Originally published April 2006
With a title like this, you’re probably thinking that this is a dish I’ve spectacularly mangled. But you’d be wrong (for the most part). It’s a very easy dish, and one that I’m particularly proud of because my daughter actually requests this from me, which means that when she grows up and has kids of her own, God willing, she may fondly remember something I made for her from her childhood kitchen. I don’t remember anything from my childhood kitchen other than creamed tuna on toast and crock pot chicken over rice. Sorry Mom. I think of you as one kick-ass woman; the dame I’d want in my corner if I ever found myself in the gutter with one nickel and a shot glass. But if I had to ask how to cook a roast chicken, I’d ask someone else first. She taught me how to drive a stick-shift, write a killer resume and stare down an angry man twice my size. Puttering in the kitchen didn’t interest her, which really, is admirable for a woman raised in the ‘50s. I do continue to wonder about her penchant for processed food, though. To this day she can’t see what’s wrong with pre-cooked fettuccini Alfredo in a bag from the 99-cent store and “fresh” bread pulled out of a Pilsbury cardboard roll. No wonder I’m so crap in the kitchen: No early training and questionable culinary genes.
When I’ve polled my friends who cook about what childhood experience compelled them to excel in the kitchen, they all say the same thing: They watched their mothers cook for them. They helped her in the kitchen. They sat down to hot meals at the family table every night. Food and the preparing of it became entwined with their sense of self, home and health. Their stories made me think of large, extended families in gracious East Coast homes; traditions; coherence. These people most certainly did not sit down in front of the idiot box with a TV dinner on a tray. Somewhere along the line I must have decided it was an admirable trait, this cooking from scratch for your family. Because I started trying, in my own feeble way, around the time my daughter started eating solid foods.
And so we’re back to the chicken no-no soup. When my daughter was a toddler, one of the only foods she’d eat was Trader Joe’s chicken noodle soup. It had noodles and veggies and heck, she had to eat, so she had it pretty much every day for probably her entire third year. She pronounced it “Chicken No-No” soup, and the name stuck. Years later I tried making my own version of it, and the concoction I created wasn’t half bad, as evidenced by the fact that my daughter, now hovering around 10-years-old and a full-blown kid with opinions of her own, actually requests it. She doesn’t want the store-bought soup anymore. “Make your home-made soup, Mom,” she says. She likes it; devours two whole bowls of it, and often eats her younger brother’s portion of it, too. Which means she’ll remember it fondly, and tell her friends about it. I imagine her sitting in Paris, where she’ll be studying the art of pastry, and she’ll be a tall, gorgeous young woman who all the French men will covet, because although she’s an American she is tempered by her bookish demeanor and her laughing yet haughty green eyes. And she’ll say, “I know you said this bistro had the most exceptional chicken soup in Paris, Etienne, but you know, my mother made a superior version.” And Etienne will try to argue, but my daughter will wave him away. “Argue all you will. My mother’s is better.”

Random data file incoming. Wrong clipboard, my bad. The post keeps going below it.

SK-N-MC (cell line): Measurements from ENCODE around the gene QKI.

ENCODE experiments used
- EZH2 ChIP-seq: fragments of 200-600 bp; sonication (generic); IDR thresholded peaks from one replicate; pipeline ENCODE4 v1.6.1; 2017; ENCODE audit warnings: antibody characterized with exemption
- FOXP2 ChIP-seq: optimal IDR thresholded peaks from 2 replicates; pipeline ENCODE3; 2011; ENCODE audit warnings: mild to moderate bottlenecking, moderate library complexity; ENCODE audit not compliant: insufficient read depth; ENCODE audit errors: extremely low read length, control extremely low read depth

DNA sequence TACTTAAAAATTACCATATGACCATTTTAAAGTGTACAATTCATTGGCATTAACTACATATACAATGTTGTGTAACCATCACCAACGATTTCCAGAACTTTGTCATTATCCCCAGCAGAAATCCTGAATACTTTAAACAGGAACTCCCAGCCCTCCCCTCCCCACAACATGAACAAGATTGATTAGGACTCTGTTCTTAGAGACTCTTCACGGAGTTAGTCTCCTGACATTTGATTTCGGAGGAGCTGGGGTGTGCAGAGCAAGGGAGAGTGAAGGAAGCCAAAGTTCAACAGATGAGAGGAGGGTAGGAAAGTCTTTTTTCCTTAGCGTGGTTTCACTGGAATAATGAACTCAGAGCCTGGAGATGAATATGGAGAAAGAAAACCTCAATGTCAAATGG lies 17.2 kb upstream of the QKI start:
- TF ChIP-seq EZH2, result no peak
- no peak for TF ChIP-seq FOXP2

I’ll have taught her how to make it herself, but she’ll always prefer the bowl I make for her myself. She’ll make it for her own children, and maybe for her grandchildren. “This is what my mother made for me when I was a little girl,” she’ll tell them. And they’ll wonder what kind of woman I was, what I must have been like, to make chicken no-no soup like this that was so tasty and fragrant. And that means that my scattered, no-tradition Southern California family will have created a culinary tradition as good as anyone’s Italian or Jewish grandma.
And in a way, that’s immortality for you. If somebody remembers the chicken no-no soup you made for them, you’ll live forever. I’ll take that over fame any day.
Two end notes: Yes, I did once foul this dish up by putting too much pasta in for too long. It got way too starchy and became more a soggy noodle and vegetable dish than a soup.
And no, I’m not on Trader Joe’s payroll.
Mom’s Home-made Chicken No-No Soup
One tablespoon olive oil
One pint Trader Joe’s chicken broth. Free-range or organic, who cares which?
One cup water
One medium onion, diced
Two cloves garlic, diced
One teaspoon ground cumin
One teaspoon ground coriander
One half teaspoon ground tumeric
Four or five pieces of chicken, raw or pre-cooked.
Two small zuchinni squash, cut
Lots of baby carrots
Two handfuls of pasta, preferably the curly kind
Sea salt and pepper to taste.
Cut the onion up as best you can. Smash the garlic with the back of your knife, and chop it up, best you can.
Sauté the garlic in the olive oil quickly to flavor the pot (I learned this on a cooking show I saw once). Add the onions. Sauté until translucent.
Add the spices one at a time. Give a swirl to each before adding the next. Tumeric is great for you and adds a lovely golden color. Sauté gently for another few minutes.
Add the chicken broth and the water
Add the carrots because they take a bit longer to cook.
Bring to a simmer – add the chicken bits. I like to use Trader Joe’s flash frozen chicken bits myself. After they’re cooked through I cut them up into smaller chunks and add them back to the soup.
Add the zuchs.
When the soup has simmered about 20 minutes, add the pasta.
When the pasta is al dente, add salt and pepper to taste.
Serve with fresh crusty bread.